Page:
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Constellation Observing System for Meteorology, Ionosphere, and Climate

File:Cosmic (meteorological satellites) logo.png
Operator COSMIC
Major contractors Orbital Sciences Corporation
Mission type Meteorology, Ionosphere, Climatology, and Space weather research.
Launch date 15/04/06 at 01:40 GMT
Launch vehicle Minotaur
Mission duration 5 years
COSPAR ID 2006-011A
Homepage COSMIC at UCAR
Mass 155 lb
Orbital elements
Eccentricity 0
Inclination 72 degrees
Apoapsis 500km (original) 800km (final)
Periapsis 500km (original) 700km (final)

Constellation Observing System for Meteorology, Ionosphere, and Climate (COSMIC) is a program designed to provide advances in meteorology, ionospheric research, climatology, and space weather by using GPS satellites in conjunction with low Earth orbiting (LEO) satellites. The term "COSMIC" may refer to either the organization itself or the constellation of satellites (also known as FORMOSAT-3, 福爾摩沙衛星三號, in Taiwan). The constellation is a joint U.S.-Taiwanese project with major participants including the University Corporation for Atmospheric Research (UCAR), the National Science Foundation, the Naval Research Laboratory (NRL), the Air Force Research Laboratory (AFRL) on the U.S. side and the National Space Organization (NSPO) on the Taiwanese side.

The total cost of the project is US$100 million, 80% of which is being provided by NSPO, and the remainder by various U.S. agencies.[1]

After experiencing several delays, the launch of the COSMIC satellite constellation atop a Minotaur launch vehicle from Vandenberg AFB occurred at 01:40 GMT, on April 15, 2006, despite heavy fog.[2] The satellites, which orbit at an altitude of 500 miles, required over a year to move into the correct positions to provide full global coverage.


Components of a FORMOSAT-3 / COSMIC satellite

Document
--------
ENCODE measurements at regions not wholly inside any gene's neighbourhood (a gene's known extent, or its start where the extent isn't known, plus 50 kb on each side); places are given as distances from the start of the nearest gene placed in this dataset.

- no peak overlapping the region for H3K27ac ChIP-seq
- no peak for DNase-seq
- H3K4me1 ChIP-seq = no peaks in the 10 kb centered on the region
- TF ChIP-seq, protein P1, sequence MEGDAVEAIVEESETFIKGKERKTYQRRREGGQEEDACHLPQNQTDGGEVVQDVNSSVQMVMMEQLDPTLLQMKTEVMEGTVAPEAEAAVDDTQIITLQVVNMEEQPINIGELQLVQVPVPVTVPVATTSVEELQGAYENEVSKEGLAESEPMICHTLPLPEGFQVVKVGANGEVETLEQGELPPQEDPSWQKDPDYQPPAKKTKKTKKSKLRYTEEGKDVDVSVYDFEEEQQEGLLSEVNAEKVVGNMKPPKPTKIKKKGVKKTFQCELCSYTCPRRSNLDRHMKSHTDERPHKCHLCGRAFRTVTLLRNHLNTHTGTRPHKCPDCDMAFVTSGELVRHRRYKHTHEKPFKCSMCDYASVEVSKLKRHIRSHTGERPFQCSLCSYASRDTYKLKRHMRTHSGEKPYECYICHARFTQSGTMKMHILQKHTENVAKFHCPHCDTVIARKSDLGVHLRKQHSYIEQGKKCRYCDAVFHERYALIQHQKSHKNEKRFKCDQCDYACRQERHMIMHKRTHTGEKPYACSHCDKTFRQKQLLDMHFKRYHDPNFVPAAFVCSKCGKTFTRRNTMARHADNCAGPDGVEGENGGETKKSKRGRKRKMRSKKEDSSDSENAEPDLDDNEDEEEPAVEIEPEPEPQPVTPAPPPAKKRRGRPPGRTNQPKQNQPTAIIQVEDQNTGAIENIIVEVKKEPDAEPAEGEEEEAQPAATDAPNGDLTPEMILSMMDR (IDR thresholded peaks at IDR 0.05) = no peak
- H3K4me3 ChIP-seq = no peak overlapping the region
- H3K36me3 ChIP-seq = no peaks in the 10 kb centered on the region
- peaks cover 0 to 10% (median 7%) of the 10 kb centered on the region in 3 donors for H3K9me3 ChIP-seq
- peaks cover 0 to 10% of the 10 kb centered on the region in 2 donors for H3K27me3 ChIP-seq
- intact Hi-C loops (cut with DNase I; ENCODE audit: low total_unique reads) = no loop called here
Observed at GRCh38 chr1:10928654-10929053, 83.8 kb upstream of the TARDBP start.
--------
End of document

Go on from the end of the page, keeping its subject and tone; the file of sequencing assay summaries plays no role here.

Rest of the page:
The COSMIC satellites are be equipped with three primary forms of instrumentation for remote sensing, including:

Sources: [3]


All 6 microsatellites were launched on a single launch vehicle and deployed into a single parking orbit after launch. The spacecraft were then deployed into separate orbital planes through the use of precession due to the oblateness of the Earth and raised to a final orbital altitude over the course of several months. Scientific data were collected during the deployment process, along with experimental validation and calibration.


Currently only four of the microsatellites remain fully functional. The FM2's power system lost 50% of its output in February 2007, while FM3's solar panel also malfunctioned since August 2007. As a result, both satellites are operating in a degraded state, capable of returning data only during specific solar angles. The FM6 went out of control on September 2007, but control was restored by November 16 of the same year.[4][5] FM3 had severe power problem since July 6, 2010. It is declared not functional since then. FM4, FM5, and FM6 have had battery aging problem.[6]

Orbital information

Parking orbit

Final orbital configuration

See also


  1. ^ "COSMIC: About". UCAR COSMIC. Retrieved 2006-04-18. 
  2. ^ Ray, Justin (2006-04-14). "Launch Coverage for Minotaur Rocket' COSMIC Mission". Spaceflight Now. 
  3. ^ "New Satellite System Will Use GPS Signals To Track Hurricanes, Climate Change, and Space Weather" (Press release). UCAR. 2006-04-12. 
  4. ^ COSMIC Current Status
  5. ^ [1] COSMIC Homepage
  6. ^ C.-J. Fong, D. Whiteley, E. Yang, K. Cook, V. Chu, B. Schreiner, D. Ector, P. Wilczynski, T.-Y. Liu, & N. L. Yen, "Space & Ground Segment Performance of the FORMOSAT-3 / COSMIC Mission: Four Years in Orbit," Atmospheric Measurement Techniques Discussions, Volume 4, Issue 1, 2011, pp. 599-638 (abstract here: )

External links

Comparison of COSMIC ionospheric measurements with ground-based observations and model predictions: Preliminary results 12 December 2006